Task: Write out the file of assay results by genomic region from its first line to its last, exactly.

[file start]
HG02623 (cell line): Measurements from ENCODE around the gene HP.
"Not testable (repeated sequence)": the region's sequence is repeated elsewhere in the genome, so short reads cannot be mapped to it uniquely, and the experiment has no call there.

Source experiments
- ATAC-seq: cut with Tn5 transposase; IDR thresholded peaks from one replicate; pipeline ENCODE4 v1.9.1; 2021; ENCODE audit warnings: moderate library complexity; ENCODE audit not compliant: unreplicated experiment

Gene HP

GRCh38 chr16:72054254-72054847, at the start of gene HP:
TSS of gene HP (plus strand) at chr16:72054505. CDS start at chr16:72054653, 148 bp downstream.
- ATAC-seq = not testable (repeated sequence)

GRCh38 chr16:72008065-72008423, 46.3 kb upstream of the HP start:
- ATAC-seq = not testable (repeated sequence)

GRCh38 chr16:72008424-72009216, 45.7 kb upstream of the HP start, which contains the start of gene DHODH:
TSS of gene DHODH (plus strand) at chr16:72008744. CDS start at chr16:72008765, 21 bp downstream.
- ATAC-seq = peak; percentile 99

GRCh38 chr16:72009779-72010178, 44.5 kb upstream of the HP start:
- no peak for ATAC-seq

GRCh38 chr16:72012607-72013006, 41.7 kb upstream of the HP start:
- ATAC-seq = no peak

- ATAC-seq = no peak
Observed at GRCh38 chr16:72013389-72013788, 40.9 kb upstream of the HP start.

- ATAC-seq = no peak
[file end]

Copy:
HG02623 (cell line): Measurements from ENCODE around the gene HP.
"Not testable (repeated sequence)": the region's sequence is repeated elsewhere in the genome, so short reads cannot be mapped to it uniquely, and the experiment has no call there.

Source experiments
- ATAC-seq: cut with Tn5 transposase; IDR thresholded peaks from one replicate; pipeline ENCODE4 v1.9.1; 2021; ENCODE audit warnings: moderate library complexity; ENCODE audit not compliant: unreplicated experiment

Gene HP

GRCh38 chr16:72054254-72054847, at the start of gene HP:
TSS of gene HP (plus strand) at chr16:72054505. CDS start at chr16:72054653, 148 bp downstream.
- ATAC-seq = not testable (repeated sequence)

GRCh38 chr16:72008065-72008423, 46.3 kb upstream of the HP start:
- ATAC-seq = not testable (repeated sequence)

GRCh38 chr16:72008424-72009216, 45.7 kb upstream of the HP start, which contains the start of gene DHODH:
TSS of gene DHODH (plus strand) at chr16:72008744. CDS start at chr16:72008765, 21 bp downstream.
- ATAC-seq = peak; percentile 99

GRCh38 chr16:72009779-72010178, 44.5 kb upstream of the HP start:
- no peak for ATAC-seq

GRCh38 chr16:72012607-72013006, 41.7 kb upstream of the HP start:
- ATAC-seq = no peak

- ATAC-seq = no peak
Observed at GRCh38 chr16:72013389-72013788, 40.9 kb upstream of the HP start.

- ATAC-seq = no peak